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11 records – page 1 of 2.

Adaptive divergence in flowering time among natural populations of Arabidopsis thaliana: Estimates of selection and QTL mapping.

https://arctichealth.org/en/permalink/ahliterature286139
Source
Evolution. 2017 Mar;71(3):550-564
Publication Type
Article
Date
Mar-2017
Author
Jon Ågren
Christopher G Oakley
Sverre Lundemo
Douglas W Schemske
Source
Evolution. 2017 Mar;71(3):550-564
Date
Mar-2017
Language
English
Publication Type
Article
Keywords
Arabidopsis - genetics - physiology
Biological Evolution
Ecotype
Flowers - growth & development
Italy
Quantitative Trait Loci
Reproduction
Seasons
Selection, Genetic
Sweden
Abstract
To identify the ecological and genetic mechanisms of local adaptation requires estimating selection on traits, identifying their genetic basis, and evaluating whether divergence in adaptive traits is due to conditional neutrality or genetic trade-offs. To this end, we conducted field experiments for three years using recombinant inbred lines (RILs) derived from two ecotypes of Arabidopsis thaliana (Italy, Sweden), and at each parental site examined selection on flowering time and mapped quantitative trait loci (QTL). There was strong selection for early flowering in Italy, but weak selection in Sweden. Eleven distinct flowering time QTL were detected, and for each the Italian genotype caused earlier flowering. Twenty-seven candidate genes were identified, two of which (FLC and VIN3) appear under major flowering time QTL in Italy. Seven of eight QTL in Italy with narrow credible intervals colocalized with previously reported fitness QTL, in comparison to three of four in Sweden. The results demonstrate that the magnitude of selection on flowering time differs strikingly between our study populations, that the genetic basis of flowering time variation is multigenic with some QTL of large effect, and suggest that divergence in flowering time between ecotypes is due mainly to conditional neutrality.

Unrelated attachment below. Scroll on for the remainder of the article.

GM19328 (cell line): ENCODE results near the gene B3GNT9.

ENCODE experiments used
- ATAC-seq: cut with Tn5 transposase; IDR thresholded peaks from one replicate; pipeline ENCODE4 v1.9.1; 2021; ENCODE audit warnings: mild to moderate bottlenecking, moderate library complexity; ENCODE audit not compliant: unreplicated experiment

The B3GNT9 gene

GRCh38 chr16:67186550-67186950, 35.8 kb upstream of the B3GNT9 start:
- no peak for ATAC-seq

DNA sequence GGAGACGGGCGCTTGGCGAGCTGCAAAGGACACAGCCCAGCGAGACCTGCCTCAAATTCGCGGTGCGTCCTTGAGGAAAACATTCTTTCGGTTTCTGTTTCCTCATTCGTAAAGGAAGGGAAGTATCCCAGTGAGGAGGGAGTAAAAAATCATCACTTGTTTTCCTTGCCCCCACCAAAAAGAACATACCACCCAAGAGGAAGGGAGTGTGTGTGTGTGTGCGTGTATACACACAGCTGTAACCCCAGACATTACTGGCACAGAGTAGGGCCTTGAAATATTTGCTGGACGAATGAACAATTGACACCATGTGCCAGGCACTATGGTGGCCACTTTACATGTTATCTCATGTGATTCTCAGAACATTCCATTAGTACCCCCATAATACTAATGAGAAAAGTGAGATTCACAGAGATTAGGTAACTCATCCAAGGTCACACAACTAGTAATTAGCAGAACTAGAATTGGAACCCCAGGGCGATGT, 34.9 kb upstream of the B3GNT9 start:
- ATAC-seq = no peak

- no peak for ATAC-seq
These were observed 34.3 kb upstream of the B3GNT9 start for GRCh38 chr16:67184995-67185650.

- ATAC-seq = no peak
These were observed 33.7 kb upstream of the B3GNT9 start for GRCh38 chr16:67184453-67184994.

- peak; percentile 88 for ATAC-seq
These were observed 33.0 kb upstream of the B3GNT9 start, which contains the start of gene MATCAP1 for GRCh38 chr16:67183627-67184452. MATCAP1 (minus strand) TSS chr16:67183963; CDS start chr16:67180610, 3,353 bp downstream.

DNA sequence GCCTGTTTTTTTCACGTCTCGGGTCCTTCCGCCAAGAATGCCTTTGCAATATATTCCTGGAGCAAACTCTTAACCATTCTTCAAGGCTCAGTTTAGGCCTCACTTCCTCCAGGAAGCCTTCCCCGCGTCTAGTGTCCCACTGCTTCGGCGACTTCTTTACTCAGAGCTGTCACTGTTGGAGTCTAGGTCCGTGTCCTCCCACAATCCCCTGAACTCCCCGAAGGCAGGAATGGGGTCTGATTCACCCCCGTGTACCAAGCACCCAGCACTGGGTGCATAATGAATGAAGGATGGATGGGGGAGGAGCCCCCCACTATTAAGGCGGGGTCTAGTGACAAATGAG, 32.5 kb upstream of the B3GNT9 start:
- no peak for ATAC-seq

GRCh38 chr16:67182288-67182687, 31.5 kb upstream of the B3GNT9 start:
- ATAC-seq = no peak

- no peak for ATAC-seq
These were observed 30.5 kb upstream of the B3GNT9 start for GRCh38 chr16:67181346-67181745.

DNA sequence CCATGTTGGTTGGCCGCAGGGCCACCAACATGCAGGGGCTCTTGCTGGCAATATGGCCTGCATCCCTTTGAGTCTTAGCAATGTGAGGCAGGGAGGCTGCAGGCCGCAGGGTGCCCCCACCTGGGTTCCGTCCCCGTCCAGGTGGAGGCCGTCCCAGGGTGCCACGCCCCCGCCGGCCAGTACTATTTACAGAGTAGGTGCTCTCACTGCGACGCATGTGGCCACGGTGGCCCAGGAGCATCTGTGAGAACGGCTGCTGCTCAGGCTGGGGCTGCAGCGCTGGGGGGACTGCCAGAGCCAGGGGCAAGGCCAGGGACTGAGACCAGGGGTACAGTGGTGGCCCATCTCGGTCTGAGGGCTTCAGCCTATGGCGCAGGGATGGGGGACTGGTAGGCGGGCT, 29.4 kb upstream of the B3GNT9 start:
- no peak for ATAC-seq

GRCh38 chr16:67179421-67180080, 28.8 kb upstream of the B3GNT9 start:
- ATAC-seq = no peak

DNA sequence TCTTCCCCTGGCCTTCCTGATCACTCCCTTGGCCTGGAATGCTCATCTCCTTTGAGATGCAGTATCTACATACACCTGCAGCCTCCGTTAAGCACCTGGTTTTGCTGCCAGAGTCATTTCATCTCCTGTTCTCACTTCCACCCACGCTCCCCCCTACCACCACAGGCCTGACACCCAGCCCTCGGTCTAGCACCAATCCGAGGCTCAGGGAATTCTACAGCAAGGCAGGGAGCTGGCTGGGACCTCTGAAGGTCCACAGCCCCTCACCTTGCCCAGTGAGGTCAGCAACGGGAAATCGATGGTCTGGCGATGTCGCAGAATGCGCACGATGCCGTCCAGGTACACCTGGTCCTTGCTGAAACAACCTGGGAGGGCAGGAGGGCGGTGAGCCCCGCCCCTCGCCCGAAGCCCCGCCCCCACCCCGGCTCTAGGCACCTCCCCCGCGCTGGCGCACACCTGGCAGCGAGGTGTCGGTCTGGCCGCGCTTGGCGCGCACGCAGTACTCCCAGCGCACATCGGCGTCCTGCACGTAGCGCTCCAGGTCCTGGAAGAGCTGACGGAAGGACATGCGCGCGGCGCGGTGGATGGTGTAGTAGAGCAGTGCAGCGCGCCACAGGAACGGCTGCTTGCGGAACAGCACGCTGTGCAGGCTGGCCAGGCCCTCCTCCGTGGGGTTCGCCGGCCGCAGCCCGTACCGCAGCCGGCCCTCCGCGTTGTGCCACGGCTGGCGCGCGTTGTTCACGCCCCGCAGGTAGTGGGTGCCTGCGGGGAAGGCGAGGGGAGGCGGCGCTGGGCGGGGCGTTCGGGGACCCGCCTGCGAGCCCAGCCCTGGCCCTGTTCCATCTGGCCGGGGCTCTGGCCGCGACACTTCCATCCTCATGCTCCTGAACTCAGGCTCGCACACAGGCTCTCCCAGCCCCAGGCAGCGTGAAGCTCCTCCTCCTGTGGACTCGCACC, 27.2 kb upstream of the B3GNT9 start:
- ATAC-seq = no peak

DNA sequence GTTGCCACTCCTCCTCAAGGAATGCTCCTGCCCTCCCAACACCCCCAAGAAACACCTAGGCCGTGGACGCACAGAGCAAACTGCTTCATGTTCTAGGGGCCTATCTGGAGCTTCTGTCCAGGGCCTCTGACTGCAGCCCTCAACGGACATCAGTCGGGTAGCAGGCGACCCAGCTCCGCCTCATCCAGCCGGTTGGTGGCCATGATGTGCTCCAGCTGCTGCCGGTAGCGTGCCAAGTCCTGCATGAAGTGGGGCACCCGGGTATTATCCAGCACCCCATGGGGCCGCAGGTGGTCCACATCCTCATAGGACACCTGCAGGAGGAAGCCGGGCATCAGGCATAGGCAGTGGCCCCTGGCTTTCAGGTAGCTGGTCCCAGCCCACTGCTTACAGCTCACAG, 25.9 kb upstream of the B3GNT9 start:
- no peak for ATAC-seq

PubMed ID
27859214 View in PubMed
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A changing climate for grassland research.

https://arctichealth.org/en/permalink/ahliterature95757